October is Breast Cancer Awareness Month, which means you’ll be seeing a lot of information about detecting breast cancer, who is at risk, the stages and types, as well as treatment.
You’ll also see a number of fundraising events like the 2019 Komen Race for the Cure which was held in Toledo on Sept. 29. That event raised approximately $800,000!
Fortunately, over the years, early detection and improved treatments mean that when breast cancer is detected early at the localized stage, the five-year survival rate is 100 percent.
Women should perform self-exams at least once a month.
John Hopkins Medical center says that “40 percent of diagnosed breast cancers are detected by women who feel a lump.”
Here’s a link on how to perform a breast self-exam.
Did you know that men should also perform regular exams as well?
NationalBreastCancer.org says that each year “an estimated 2,190 men will be diagnosed with breast cancer and 410 will die.” Men have a higher mortality rate with breast cancer than women do. This is primarily because awareness among men is less. Plus, they are less likely to assume a lump is breast cancer, which can cause a delay in seeking treatment, the organization says.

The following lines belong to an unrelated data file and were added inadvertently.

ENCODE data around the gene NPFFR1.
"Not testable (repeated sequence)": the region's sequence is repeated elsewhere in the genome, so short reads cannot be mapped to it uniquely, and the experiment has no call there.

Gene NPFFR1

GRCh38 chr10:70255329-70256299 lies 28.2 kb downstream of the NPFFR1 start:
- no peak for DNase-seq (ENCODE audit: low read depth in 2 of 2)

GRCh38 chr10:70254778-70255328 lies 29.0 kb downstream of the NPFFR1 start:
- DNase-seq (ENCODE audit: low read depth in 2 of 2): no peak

Men should watch for a lump under the nipple and areola. Both men and women should watch for changes in size, lumps, dimpling or puckering, inversion of the nipple, redness or scaliness, and any discharge or secretions.
You should consult with a doctor if you have any of these indicators, or notice any changes.
Doing regular self-exams only takes a few minutes. To help you remember, partner up with a friend or family member and remind each other every month. Parents, too, should show their children (at an appropriate age) how to do a self-exam. This is an important way to start a life-long practice that can lead to early detection and better outcomes.
For more information, you can check out the following websites: